• If neither of the above scenarios applies and you can’t refinance, then start paying down your loans. At 6.8%, that’s probably higher than your mortgage (if you have one) and probably higher than most investments you’ll be involved in, especially in the current economic climate. The exception to this statement is setting aside for 401k/403b/Roth-type retirement contributions, especially if your program will match your contributions up to a point. If your program offers you this free money, put as much away for retirement as it takes to maximize your employer contributions (if possible). A Roth IRA is also worth investing in, as a low-cost mutual fund will earn 7% per year (on average) and the first dollar invested will earn the most money.
  • You can always pay more down on your loan and still be in IBR. There’s no penalty for doing so. (In fact, you can always make payments while in forbearance too for that matter, which can help tamp down the interest). Keep in mind that the IBR payments during residency still often result in negative amortization: your payments reduce the amount of interest accruing, but the amount owed will continue to grow because the amount of interest accruing is higher than the payment amount. Without significant extra income from moonlighting, you will not make much progress on your loans if you’ve borrowed a large amount.

 

Keep in mind your reality

The debt fact cards and most AAMC materials always compare strict-IBR versus forbearance followed by standard repayment, which minimizes the long-term benefit of making payments during residency by following it up with the extended (lazy) repayment term of IBR and its consequent rise in interest payments. However, someone who is willing to put money down in residency is also someone who is likely to want to pay down their loans quickly. The bigger your salary, the higher your payment (until it reaches the size of the standard repayment). If you make additional payments as an attending (to make them the same size as the standard repayment), then you don’t lose any of the money you save by using IBR: making interest payments, getting government money, and avoiding capitalization. The longer your residency, the greater this difference is. Don’t be discouraged by looking at the official materials, the numbers are unlikely to reflect a physician’s IBR-in-residency total repayment plan.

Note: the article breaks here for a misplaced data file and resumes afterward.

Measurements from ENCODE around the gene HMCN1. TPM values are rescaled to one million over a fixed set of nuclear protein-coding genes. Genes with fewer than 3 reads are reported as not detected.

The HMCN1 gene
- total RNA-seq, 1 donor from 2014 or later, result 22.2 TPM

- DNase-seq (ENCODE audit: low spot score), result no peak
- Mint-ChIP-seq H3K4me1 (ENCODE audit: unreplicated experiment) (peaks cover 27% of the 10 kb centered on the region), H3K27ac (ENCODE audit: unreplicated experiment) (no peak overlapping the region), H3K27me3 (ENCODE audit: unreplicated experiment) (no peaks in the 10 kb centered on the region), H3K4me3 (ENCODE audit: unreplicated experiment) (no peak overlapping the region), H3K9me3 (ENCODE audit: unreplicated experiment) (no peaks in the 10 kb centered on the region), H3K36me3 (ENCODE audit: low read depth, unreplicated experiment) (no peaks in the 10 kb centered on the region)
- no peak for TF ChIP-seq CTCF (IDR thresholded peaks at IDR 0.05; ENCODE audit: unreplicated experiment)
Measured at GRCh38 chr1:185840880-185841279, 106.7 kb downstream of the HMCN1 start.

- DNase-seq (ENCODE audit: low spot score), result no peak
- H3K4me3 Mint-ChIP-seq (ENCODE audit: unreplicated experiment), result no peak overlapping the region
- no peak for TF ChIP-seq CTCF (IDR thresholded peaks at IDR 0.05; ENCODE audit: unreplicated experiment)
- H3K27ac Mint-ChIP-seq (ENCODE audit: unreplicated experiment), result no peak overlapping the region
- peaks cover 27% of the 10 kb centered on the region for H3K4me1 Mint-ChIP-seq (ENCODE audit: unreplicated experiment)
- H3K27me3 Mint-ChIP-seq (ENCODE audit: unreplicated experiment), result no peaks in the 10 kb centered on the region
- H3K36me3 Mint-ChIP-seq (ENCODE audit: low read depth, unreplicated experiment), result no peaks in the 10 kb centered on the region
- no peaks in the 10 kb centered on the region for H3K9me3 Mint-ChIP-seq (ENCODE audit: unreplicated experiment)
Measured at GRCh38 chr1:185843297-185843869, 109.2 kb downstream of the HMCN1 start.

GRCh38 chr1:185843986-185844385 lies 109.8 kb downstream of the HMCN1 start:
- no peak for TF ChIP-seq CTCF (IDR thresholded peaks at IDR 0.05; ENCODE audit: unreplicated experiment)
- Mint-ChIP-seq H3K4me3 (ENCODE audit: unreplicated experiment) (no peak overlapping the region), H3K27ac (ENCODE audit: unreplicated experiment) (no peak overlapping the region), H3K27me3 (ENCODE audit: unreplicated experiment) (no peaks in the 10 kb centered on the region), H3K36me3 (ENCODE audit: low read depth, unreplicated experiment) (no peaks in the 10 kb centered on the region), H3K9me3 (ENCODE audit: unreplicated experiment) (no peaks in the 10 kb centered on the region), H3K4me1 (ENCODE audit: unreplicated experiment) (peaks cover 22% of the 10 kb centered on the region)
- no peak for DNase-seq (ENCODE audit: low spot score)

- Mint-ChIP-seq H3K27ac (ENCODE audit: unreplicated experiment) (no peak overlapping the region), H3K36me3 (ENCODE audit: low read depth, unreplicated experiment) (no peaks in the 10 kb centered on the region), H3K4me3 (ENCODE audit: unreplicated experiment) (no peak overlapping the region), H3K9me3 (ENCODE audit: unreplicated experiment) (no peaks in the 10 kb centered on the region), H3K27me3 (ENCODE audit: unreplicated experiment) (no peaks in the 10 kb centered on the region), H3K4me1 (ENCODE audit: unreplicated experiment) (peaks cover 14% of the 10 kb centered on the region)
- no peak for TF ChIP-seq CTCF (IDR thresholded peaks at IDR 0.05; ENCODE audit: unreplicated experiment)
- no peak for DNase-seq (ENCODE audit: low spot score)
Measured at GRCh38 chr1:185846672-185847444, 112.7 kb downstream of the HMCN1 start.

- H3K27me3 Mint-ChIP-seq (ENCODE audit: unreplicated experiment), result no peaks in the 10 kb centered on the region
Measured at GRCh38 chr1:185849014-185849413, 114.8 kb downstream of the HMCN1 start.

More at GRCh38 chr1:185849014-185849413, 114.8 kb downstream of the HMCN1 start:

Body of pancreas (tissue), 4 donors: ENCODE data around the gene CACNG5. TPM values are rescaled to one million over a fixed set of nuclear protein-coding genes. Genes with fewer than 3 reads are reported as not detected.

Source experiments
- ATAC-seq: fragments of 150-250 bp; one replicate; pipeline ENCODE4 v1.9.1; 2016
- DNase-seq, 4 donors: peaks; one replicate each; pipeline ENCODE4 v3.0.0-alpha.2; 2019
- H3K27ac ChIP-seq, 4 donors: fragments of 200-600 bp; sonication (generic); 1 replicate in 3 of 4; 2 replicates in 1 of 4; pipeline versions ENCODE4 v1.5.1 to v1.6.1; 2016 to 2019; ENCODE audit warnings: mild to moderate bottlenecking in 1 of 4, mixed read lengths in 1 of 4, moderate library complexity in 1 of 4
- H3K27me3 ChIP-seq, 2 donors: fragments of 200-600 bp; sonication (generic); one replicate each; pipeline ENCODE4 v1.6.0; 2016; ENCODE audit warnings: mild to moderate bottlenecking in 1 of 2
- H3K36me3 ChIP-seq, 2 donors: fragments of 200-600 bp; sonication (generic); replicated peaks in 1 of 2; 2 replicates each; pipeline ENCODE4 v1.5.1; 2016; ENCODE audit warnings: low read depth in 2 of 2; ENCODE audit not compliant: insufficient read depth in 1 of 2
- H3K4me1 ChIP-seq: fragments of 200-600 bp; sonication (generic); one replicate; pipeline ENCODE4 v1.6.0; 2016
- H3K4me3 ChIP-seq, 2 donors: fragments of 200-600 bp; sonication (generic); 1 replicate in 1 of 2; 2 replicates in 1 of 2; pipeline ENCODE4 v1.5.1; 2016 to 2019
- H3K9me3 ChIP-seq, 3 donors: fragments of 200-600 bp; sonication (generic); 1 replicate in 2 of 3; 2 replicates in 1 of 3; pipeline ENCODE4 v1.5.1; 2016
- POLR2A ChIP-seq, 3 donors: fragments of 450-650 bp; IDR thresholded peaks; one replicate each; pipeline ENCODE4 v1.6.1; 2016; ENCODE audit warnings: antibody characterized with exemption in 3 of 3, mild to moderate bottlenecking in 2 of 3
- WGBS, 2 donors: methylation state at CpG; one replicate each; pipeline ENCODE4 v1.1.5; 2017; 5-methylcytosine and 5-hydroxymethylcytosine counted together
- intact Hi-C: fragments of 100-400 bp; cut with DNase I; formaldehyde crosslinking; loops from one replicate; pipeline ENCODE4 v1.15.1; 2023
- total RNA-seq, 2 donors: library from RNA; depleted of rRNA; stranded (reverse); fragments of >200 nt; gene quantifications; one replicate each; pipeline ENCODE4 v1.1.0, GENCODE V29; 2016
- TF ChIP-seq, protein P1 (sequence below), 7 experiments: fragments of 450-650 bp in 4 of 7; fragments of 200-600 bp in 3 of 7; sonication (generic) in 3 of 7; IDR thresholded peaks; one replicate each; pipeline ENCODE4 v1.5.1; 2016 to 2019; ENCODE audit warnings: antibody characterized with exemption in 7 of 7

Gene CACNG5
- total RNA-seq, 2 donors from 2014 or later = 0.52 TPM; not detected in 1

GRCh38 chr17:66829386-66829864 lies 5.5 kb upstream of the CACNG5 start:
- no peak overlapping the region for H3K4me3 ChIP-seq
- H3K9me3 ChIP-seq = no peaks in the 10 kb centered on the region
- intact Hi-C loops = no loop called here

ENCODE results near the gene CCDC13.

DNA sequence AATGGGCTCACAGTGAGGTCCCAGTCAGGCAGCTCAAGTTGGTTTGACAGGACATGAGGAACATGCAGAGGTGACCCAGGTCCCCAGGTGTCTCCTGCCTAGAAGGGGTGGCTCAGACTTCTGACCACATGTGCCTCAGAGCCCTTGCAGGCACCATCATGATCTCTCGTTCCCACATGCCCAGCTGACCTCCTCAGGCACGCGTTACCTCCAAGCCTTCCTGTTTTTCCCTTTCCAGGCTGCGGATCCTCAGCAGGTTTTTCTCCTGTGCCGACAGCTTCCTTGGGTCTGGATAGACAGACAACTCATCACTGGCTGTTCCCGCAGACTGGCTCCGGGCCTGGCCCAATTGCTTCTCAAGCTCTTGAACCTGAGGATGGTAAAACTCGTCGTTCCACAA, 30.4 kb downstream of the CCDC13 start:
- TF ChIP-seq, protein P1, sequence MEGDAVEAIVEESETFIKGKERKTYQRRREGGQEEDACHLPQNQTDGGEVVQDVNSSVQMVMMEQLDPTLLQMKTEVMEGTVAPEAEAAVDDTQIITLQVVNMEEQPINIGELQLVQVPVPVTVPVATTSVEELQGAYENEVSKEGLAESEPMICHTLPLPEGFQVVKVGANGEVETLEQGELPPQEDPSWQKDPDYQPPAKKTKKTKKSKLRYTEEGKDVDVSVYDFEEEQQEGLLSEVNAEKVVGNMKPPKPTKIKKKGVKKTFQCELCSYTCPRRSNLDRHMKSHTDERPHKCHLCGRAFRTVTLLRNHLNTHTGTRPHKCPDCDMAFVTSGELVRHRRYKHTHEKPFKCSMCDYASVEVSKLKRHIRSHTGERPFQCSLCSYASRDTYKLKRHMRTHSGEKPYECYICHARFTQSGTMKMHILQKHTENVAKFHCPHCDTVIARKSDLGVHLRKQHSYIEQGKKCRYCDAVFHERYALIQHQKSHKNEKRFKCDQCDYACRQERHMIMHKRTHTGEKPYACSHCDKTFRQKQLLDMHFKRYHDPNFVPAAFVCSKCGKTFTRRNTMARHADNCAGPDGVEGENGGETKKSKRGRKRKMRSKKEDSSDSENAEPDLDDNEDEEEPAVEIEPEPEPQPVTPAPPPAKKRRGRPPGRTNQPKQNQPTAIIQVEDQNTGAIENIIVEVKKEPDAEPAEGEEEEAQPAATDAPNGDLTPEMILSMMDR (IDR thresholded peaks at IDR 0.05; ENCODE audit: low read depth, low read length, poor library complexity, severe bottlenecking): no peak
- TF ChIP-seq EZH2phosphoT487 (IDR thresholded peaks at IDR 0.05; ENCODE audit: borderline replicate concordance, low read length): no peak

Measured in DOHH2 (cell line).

In the end, IBR itself during a 3-4 year residency (without PSLF) may save you somewhere in realm of $30-60k if you have a commonly large loan burden, which is not negligible but may be a pittance compared to your long-term future income. If making payments will crush your lifestyle as a resident and you don’t plan on working for a non-profit after training, then forbearance (or even private refinancing) may be the right choice for you. You can use this accrued interest calculator to figure out roughly how much interest will accrue during forbearance.

  • The longer your residency/fellowship, the more money doing IBR/PSLF can save you and the more ridiculously your loans will balloon while in forbearance.
  • The more expensive your college and medical schools loans are, the more IBR/PSLF can save you and the more ridiculously your loans will balloon while in forbearance.
  • The higher you will be paid as an attending relative to as a resident, the less meaningful the money saved and the more significant the money spent during residency.
  • In the long run, money invested wisely in a retirement account (especially if matched) will earn more than the equivalent amount of money spent on loans (not taking capitalization into account). This is especially true if you are able to obtain a lower rate through private consolidation/refinancing.

You can read my further thoughts on PSLF and planning for it during residency here. More information about refinancing as a resident is available here and about refinancing in general here.


  1. A partial financial hardship is when the 10-year standard monthly payment on what you owed when you first entered repayment is more than 15% of discretionary income.

13 Comments